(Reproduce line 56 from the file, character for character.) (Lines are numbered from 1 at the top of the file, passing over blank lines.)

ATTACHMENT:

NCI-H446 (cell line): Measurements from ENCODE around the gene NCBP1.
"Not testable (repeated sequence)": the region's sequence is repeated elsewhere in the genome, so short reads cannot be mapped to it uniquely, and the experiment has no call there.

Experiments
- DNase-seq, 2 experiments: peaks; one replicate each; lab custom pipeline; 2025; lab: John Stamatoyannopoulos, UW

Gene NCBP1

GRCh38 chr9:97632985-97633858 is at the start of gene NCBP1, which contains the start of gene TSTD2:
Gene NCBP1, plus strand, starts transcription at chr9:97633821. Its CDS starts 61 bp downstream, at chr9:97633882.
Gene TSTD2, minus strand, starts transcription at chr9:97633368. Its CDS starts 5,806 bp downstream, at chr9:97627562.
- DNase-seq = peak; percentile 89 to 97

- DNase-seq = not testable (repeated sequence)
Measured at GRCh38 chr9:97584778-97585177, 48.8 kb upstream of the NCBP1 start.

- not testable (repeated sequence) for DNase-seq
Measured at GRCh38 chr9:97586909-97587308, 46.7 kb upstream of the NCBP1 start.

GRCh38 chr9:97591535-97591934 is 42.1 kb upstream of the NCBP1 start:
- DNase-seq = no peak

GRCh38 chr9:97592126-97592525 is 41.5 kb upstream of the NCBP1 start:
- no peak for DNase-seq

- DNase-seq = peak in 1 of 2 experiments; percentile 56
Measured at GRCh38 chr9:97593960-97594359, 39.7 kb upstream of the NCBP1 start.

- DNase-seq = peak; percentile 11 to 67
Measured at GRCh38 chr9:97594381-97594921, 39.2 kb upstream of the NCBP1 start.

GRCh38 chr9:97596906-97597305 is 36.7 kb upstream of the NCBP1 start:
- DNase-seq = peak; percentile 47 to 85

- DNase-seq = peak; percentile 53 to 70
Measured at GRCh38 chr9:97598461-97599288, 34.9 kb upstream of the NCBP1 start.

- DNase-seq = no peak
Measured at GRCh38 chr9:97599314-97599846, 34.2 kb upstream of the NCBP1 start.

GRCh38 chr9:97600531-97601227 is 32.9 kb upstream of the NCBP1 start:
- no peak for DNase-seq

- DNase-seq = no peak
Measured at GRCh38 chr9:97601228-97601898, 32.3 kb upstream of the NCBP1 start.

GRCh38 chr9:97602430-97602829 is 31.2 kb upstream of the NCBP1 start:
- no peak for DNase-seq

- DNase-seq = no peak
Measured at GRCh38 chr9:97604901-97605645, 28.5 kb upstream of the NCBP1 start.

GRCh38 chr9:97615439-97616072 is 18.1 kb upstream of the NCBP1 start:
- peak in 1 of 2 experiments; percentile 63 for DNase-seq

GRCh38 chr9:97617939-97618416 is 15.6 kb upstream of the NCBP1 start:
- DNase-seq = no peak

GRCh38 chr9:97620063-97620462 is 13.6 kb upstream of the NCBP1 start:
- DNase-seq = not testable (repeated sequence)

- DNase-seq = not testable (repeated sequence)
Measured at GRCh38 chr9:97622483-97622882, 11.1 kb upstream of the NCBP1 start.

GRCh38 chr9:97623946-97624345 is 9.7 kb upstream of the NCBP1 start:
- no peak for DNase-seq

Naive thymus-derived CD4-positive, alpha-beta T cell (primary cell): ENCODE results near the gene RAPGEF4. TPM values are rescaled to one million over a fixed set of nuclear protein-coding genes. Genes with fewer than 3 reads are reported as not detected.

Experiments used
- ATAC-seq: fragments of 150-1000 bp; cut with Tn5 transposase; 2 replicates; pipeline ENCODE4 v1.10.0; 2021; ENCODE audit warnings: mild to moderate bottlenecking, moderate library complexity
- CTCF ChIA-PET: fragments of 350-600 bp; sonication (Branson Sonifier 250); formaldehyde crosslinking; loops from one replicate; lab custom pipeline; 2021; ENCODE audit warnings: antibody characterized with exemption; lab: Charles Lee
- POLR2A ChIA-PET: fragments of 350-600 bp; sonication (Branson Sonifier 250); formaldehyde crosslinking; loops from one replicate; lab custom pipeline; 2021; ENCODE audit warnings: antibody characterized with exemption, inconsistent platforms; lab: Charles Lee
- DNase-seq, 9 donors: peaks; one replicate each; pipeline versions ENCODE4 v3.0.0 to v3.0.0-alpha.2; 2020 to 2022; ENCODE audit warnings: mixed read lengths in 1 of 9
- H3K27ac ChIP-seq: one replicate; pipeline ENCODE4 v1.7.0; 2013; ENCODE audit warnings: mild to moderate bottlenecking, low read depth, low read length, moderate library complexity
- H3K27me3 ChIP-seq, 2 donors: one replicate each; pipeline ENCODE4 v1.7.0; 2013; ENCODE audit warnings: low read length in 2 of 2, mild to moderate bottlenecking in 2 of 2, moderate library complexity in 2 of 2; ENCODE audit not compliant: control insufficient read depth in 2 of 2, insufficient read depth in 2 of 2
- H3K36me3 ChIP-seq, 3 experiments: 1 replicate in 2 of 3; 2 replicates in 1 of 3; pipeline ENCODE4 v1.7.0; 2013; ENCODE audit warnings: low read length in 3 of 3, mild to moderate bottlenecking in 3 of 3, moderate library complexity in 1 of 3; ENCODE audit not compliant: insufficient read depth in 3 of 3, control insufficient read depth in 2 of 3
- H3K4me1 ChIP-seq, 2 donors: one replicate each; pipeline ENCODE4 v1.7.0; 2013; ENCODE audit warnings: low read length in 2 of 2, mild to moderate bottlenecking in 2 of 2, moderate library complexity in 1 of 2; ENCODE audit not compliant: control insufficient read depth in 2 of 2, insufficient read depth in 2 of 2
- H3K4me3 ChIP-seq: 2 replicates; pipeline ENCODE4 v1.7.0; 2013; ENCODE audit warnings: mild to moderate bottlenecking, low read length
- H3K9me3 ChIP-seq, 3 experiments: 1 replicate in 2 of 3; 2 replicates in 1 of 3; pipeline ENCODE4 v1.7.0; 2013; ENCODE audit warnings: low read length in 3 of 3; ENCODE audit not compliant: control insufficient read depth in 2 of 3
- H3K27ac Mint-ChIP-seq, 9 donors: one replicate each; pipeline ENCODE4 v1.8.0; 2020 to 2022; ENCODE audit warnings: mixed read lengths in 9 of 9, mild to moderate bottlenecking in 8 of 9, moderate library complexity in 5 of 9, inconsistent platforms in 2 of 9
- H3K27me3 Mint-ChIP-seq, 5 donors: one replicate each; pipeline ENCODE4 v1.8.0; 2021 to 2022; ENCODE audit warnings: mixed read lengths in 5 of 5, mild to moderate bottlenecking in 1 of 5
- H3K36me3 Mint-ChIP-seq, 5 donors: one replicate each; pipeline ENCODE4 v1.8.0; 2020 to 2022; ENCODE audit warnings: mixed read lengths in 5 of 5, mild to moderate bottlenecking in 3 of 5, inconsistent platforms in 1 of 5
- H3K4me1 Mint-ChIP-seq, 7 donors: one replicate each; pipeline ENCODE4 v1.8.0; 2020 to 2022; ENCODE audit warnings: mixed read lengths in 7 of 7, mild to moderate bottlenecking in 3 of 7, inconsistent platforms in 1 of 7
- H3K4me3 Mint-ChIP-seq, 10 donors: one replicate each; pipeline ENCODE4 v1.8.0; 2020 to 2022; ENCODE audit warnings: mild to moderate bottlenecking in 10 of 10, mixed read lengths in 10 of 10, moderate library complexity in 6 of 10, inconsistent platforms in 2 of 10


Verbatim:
- H3K4me3 ChIP-seq: 2 replicates; pipeline ENCODE4 v1.7.0; 2013; ENCODE audit warnings: mild to moderate bottlenecking, low read length